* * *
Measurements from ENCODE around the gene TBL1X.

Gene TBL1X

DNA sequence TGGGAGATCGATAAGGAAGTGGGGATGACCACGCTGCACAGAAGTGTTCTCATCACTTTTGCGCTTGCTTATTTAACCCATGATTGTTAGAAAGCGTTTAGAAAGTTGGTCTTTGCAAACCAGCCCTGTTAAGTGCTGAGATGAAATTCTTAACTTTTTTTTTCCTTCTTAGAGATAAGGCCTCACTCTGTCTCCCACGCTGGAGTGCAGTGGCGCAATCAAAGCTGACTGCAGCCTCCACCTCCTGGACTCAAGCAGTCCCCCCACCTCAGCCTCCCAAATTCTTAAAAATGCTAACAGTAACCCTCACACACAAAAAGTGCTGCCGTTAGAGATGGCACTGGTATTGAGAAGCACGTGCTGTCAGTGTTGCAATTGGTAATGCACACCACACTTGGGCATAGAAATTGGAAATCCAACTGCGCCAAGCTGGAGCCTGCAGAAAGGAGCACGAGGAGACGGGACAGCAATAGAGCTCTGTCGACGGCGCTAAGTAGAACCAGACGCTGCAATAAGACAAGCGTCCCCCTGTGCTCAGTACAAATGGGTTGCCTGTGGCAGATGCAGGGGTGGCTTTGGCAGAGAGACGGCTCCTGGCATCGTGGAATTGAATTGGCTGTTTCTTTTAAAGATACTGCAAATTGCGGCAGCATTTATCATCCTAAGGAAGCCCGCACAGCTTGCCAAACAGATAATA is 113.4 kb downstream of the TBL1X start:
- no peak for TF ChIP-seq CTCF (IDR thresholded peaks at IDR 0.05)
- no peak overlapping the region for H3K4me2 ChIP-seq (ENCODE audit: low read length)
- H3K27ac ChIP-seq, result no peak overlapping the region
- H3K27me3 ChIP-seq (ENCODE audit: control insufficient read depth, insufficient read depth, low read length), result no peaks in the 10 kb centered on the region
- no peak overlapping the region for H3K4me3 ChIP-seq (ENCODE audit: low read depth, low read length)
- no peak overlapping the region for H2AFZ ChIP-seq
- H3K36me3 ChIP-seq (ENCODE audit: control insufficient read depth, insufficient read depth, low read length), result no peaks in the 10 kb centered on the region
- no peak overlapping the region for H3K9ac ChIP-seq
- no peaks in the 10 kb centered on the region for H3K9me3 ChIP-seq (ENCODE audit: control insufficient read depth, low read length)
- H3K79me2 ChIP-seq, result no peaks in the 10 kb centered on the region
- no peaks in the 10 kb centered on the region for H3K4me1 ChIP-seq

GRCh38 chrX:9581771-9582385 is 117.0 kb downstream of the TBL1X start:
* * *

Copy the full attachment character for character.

Measurements from ENCODE around the gene TBL1X.

Gene TBL1X

DNA sequence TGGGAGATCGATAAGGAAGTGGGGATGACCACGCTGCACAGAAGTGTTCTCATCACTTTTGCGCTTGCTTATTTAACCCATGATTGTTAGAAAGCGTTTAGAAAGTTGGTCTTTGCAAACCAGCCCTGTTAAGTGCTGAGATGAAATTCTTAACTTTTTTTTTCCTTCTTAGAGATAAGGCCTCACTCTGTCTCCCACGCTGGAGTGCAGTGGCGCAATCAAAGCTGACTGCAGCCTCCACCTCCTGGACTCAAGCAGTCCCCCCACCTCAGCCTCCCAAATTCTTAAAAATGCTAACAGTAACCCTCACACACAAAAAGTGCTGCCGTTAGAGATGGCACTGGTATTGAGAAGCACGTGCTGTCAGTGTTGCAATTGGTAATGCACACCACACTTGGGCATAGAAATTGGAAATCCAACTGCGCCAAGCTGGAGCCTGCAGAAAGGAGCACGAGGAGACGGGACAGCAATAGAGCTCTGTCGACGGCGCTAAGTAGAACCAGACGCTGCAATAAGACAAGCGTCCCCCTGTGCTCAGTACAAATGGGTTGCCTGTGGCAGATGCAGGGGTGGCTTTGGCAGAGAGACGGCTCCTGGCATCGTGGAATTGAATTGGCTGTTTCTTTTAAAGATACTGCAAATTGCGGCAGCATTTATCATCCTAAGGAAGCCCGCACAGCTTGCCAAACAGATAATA is 113.4 kb downstream of the TBL1X start:
- no peak for TF ChIP-seq CTCF (IDR thresholded peaks at IDR 0.05)
- no peak overlapping the region for H3K4me2 ChIP-seq (ENCODE audit: low read length)
- H3K27ac ChIP-seq, result no peak overlapping the region
- H3K27me3 ChIP-seq (ENCODE audit: control insufficient read depth, insufficient read depth, low read length), result no peaks in the 10 kb centered on the region
- no peak overlapping the region for H3K4me3 ChIP-seq (ENCODE audit: low read depth, low read length)
- no peak overlapping the region for H2AFZ ChIP-seq
- H3K36me3 ChIP-seq (ENCODE audit: control insufficient read depth, insufficient read depth, low read length), result no peaks in the 10 kb centered on the region
- no peak overlapping the region for H3K9ac ChIP-seq
- no peaks in the 10 kb centered on the region for H3K9me3 ChIP-seq (ENCODE audit: control insufficient read depth, low read length)
- H3K79me2 ChIP-seq, result no peaks in the 10 kb centered on the region
- no peaks in the 10 kb centered on the region for H3K4me1 ChIP-seq

GRCh38 chrX:9581771-9582385 is 117.0 kb downstream of the TBL1X start: